Elk Grove Village, IL. 9/22/14  The manufacturing industry is an ecosystem that requires all of its parts, or jobs, to contribute a different part in order to function. Automation, especially in manufacturing, is not a new concept. Many contribute automation to replacing jobs and to disrupting the manufacturing ecosystem, without realizing it is just restructuring the manufacturing process to make it more efficient. More efficiency internally generally leads to a company being able to offer more competitive pricing and adjust to market changes more quickly. As a result, companies that embrace automation can afford to hire more employees throughout the company.

With the increase in indirect jobs due to automation the value of these jobs will increase turning manufacturing into a more career oriented industry where people can obtain high paying jobs for professionals, paraprofessionals, and skilled tradesmen. The need for more customer service personnel, IT support, distribution, warehouse, logistics and transportation employees will increase.

In 2013 the International Federation of Robotics (IFR) held a roundtable discussion at Automate, a showcase of automation technologies in North America held in Chicago every year. The discussion showcased the effects of industrial automation of employment. From the summary of this discussion written by Bill Lydon, the IFR reported, “It is projected that 1.9 to 3.5 million jobs will be created by robots in the next eight years. When manufacturing jobs are saved, jobs throughout the community where the factories are located are also saved” (Lydon, 2013). This "ripple effect" concept puts manufacturing at the nucleus of all job creation for a local community. Without manufacturing it wouldn't be possible for many other jobs to survive. The ripple effect of embracing automation and increasing manufacturer's ability to hire new employees is felt far beyond the manufacturing industry.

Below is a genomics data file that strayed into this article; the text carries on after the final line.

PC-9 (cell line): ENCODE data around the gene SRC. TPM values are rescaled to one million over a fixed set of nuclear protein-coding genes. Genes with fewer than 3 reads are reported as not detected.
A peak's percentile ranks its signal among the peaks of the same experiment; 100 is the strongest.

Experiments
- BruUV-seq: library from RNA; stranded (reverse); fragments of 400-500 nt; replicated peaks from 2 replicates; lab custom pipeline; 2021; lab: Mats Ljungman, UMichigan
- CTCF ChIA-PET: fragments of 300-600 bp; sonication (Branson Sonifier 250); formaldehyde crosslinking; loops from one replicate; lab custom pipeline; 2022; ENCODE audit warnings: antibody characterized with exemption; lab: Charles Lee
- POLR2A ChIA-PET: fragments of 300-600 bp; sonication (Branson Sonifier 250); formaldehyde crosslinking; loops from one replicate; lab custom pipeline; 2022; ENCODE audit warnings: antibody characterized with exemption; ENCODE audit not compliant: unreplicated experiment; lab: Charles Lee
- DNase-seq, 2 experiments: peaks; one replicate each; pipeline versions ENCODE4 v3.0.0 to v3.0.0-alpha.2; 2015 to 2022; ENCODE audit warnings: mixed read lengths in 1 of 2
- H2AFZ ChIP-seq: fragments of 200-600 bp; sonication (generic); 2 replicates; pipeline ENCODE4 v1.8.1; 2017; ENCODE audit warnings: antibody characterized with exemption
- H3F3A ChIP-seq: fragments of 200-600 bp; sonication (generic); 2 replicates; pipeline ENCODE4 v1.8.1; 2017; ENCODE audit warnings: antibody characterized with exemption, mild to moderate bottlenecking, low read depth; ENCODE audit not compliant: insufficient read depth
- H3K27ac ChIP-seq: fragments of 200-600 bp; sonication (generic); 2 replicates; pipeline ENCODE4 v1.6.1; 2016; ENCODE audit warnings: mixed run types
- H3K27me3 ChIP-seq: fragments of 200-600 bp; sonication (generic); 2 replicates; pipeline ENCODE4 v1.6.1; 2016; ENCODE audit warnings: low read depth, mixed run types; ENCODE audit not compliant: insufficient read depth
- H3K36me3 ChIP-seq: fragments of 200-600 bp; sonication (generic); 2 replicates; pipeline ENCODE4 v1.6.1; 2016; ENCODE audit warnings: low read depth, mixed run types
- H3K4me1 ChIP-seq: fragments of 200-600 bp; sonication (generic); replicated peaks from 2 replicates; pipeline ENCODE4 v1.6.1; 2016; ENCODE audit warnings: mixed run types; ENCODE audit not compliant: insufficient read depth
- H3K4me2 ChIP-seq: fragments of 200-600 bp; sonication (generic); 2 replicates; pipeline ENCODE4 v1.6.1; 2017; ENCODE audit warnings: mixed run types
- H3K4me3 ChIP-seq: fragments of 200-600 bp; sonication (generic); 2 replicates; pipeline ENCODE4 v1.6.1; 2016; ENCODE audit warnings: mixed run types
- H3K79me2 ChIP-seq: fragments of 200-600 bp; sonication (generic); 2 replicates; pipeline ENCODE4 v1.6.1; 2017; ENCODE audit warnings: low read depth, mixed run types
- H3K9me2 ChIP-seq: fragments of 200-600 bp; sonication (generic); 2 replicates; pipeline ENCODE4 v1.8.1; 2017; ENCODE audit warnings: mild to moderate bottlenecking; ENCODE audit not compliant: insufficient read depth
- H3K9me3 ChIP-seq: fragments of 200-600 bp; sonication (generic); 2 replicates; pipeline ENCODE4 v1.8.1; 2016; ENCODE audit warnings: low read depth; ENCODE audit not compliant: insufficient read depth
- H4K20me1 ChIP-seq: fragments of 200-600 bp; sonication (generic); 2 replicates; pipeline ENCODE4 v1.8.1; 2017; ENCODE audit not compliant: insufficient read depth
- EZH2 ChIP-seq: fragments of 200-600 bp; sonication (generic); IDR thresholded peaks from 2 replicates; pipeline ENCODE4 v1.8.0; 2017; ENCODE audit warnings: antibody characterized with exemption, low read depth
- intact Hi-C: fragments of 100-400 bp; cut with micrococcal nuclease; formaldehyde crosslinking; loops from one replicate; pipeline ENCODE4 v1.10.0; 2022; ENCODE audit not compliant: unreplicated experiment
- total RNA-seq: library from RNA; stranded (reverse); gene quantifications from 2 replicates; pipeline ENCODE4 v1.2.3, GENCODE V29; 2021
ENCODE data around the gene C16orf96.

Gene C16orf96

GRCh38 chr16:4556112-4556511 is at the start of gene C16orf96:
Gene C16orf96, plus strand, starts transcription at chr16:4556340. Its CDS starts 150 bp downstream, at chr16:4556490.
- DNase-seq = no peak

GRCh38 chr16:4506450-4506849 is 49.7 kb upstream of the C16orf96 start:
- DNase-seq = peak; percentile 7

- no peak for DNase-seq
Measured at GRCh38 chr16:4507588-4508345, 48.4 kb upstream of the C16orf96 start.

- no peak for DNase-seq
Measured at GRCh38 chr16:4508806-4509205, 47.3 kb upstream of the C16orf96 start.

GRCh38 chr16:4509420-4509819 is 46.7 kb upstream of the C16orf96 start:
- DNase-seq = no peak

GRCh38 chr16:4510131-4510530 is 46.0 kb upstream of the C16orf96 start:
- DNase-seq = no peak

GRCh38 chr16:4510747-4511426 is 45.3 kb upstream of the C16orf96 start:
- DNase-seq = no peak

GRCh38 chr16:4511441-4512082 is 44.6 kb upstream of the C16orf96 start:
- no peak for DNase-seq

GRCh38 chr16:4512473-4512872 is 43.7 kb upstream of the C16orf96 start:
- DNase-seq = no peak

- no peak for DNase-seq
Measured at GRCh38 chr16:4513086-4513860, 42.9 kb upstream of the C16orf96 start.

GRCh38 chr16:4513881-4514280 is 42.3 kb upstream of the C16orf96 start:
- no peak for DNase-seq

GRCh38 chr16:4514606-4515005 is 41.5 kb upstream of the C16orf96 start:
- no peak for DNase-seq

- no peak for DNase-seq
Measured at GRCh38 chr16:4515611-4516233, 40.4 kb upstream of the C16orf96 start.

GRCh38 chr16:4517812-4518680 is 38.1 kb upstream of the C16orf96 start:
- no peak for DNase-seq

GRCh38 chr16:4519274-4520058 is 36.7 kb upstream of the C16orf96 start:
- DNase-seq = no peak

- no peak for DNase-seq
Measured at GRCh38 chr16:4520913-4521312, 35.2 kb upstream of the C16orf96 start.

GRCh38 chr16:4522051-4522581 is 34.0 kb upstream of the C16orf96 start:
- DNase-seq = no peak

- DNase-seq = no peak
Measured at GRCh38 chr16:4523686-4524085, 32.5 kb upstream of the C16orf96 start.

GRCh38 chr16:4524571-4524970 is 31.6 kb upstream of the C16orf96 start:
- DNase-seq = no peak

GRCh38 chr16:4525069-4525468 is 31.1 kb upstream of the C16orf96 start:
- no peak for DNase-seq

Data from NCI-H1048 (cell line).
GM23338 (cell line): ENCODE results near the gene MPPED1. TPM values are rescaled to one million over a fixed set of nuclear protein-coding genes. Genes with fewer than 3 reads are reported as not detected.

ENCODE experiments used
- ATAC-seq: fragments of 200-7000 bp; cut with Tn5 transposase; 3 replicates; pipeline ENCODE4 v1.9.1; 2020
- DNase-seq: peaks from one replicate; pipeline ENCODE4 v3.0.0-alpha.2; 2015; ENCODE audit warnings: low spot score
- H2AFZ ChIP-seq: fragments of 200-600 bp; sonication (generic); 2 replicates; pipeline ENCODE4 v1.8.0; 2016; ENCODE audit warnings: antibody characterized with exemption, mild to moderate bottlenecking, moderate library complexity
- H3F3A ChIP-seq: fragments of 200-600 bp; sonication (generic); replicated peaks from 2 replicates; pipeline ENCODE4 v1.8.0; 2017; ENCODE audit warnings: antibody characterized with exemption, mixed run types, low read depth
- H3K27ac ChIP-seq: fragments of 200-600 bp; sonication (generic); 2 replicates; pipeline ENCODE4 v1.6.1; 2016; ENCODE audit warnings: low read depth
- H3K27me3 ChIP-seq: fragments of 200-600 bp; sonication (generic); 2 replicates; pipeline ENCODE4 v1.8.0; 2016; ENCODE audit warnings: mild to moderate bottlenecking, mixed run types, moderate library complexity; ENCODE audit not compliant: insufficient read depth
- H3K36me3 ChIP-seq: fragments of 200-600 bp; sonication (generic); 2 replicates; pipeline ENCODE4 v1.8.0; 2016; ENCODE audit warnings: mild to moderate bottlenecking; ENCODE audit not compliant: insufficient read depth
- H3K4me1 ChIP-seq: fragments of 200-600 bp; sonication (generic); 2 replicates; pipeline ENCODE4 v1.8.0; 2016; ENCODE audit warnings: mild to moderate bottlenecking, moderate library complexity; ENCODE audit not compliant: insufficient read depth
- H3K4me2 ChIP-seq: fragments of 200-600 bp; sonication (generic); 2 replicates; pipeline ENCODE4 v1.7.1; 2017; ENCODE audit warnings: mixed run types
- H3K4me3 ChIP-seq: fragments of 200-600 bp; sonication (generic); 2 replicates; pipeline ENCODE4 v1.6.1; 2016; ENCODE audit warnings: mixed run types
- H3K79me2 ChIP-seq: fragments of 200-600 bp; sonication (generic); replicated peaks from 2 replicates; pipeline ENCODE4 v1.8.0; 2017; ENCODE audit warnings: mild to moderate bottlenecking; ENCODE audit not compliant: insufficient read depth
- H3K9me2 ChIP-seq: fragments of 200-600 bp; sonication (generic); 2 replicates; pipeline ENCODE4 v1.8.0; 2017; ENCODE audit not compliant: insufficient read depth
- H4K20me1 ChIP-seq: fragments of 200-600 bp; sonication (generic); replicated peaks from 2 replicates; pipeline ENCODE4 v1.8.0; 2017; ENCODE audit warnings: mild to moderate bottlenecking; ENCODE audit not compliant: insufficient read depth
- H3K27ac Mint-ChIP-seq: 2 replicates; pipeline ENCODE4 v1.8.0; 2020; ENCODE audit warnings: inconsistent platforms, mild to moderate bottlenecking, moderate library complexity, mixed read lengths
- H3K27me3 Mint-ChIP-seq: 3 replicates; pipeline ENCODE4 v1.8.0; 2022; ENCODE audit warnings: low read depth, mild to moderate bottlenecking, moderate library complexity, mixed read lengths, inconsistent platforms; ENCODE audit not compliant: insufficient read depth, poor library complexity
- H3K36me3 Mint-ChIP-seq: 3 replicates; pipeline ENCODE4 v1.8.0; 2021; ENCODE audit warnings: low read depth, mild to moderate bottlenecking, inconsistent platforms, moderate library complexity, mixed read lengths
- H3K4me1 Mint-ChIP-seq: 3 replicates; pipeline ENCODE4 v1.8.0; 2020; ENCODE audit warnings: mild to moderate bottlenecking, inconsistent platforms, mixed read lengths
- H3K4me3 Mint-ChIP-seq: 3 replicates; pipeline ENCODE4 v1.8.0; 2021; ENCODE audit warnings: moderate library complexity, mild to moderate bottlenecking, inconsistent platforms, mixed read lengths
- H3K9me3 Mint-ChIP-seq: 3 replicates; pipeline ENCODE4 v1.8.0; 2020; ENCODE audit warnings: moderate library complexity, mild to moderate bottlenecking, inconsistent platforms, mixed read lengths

In Keith D. Nosbush and John A. Bernaden’s journal The Multiplier Effect: There Are More Manufacturing Related Jobs Than You Think they explain,
“When an enterprise purchases goods and services from other businesses, it generates an indirect jobs impact, or multiplier effect. That is distinct from what economists call induced or consumer-driven economic effects--jobs at restaurants, dry cleaners, entertainment venues, and the like that have little to no multiplier effect. Unlike those consumption-based service sector jobs, these indirect jobs are part of industries production-based wealth-building machine with the same economic benefits as direct manufacturing employment” (Nosbuch & Bernaden, 2012).

Here at Custom Plastics, Inc we have been able to use automation to benefit our own manufacturing ecosystem enabling us to expand our capabilities in the areas of engineering and quality control. The internal manufacturing processes we are continuously improving upon also helps us decrease part production times and streamline our shipping and receiving departments. This allows us to continue offering very competitive pricing for our full-service plastic manufacturing services. Whether it is as simple as adding automatic counters to your machines or as complex as employing full-scale robotics systems, embracing automation will undoubtedly have a positive impact on both the companies that use it, the employees that manage it, and the community that benefits from it. If you would like to learn more about our own automation processes and how it dramatically saves our customers time and money, feel free to contact us anytime with your questions.


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